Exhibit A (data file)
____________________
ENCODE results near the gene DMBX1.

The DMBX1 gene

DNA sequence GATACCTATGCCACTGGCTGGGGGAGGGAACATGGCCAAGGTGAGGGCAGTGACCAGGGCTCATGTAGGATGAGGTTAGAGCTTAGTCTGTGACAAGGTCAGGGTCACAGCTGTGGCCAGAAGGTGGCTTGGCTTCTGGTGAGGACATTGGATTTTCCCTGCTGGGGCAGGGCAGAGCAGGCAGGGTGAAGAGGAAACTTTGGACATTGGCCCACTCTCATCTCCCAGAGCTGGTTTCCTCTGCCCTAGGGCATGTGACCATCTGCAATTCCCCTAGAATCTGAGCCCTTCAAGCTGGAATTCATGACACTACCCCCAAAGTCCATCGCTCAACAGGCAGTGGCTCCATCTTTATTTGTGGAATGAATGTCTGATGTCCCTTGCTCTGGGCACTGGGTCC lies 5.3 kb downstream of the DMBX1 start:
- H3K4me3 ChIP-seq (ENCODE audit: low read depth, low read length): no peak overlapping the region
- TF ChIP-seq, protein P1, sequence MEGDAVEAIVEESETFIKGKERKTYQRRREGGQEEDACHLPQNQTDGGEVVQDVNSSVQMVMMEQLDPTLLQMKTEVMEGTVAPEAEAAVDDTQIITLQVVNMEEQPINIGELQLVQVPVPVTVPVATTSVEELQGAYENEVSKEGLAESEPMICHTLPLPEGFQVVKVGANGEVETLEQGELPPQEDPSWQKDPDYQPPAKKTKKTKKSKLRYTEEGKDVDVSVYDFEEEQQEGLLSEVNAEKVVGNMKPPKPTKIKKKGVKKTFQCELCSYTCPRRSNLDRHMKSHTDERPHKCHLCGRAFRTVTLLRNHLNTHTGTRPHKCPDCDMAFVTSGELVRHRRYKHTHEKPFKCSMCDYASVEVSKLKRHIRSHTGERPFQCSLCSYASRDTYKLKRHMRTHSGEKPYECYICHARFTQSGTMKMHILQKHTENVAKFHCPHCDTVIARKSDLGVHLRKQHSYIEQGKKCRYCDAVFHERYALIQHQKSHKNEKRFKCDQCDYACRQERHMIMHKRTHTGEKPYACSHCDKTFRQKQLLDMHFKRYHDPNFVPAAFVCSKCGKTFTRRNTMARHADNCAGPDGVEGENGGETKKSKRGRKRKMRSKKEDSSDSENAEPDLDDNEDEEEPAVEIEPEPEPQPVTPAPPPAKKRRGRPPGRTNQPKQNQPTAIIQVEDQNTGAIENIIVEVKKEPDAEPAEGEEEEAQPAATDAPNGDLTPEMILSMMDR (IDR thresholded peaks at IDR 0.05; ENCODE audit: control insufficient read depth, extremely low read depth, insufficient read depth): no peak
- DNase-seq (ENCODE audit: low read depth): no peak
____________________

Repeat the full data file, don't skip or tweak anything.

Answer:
ENCODE results near the gene DMBX1.

The DMBX1 gene

DNA sequence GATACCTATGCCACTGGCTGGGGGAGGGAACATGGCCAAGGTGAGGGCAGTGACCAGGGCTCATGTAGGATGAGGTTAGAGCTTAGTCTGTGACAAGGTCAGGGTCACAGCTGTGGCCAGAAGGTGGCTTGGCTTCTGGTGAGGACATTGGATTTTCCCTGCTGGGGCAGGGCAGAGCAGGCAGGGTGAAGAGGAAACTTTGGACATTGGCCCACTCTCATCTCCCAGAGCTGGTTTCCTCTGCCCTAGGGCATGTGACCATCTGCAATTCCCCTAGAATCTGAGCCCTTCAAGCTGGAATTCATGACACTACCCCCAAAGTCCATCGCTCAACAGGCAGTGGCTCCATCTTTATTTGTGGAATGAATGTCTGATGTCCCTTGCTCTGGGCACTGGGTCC lies 5.3 kb downstream of the DMBX1 start:
- H3K4me3 ChIP-seq (ENCODE audit: low read depth, low read length): no peak overlapping the region
- TF ChIP-seq, protein P1, sequence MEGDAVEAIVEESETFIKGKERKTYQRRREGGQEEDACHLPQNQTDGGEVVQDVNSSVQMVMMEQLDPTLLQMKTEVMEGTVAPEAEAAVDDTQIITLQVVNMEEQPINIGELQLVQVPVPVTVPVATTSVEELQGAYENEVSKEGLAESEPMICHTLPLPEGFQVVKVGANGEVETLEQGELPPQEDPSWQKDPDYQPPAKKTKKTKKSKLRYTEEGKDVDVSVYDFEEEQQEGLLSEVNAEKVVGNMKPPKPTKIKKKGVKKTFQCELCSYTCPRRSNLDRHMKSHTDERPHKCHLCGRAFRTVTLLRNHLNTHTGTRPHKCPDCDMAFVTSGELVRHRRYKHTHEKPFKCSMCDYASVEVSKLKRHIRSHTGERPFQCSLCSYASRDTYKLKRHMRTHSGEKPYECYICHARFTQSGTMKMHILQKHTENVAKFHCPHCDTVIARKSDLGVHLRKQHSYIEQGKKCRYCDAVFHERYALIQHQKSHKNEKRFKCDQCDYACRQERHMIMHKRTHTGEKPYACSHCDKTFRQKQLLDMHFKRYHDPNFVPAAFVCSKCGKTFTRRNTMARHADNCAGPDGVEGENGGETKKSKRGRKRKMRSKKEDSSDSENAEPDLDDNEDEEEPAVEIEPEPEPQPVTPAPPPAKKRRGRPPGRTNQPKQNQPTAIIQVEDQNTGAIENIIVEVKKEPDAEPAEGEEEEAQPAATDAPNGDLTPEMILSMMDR (IDR thresholded peaks at IDR 0.05; ENCODE audit: control insufficient read depth, extremely low read depth, insufficient read depth): no peak
- DNase-seq (ENCODE audit: low read depth): no peak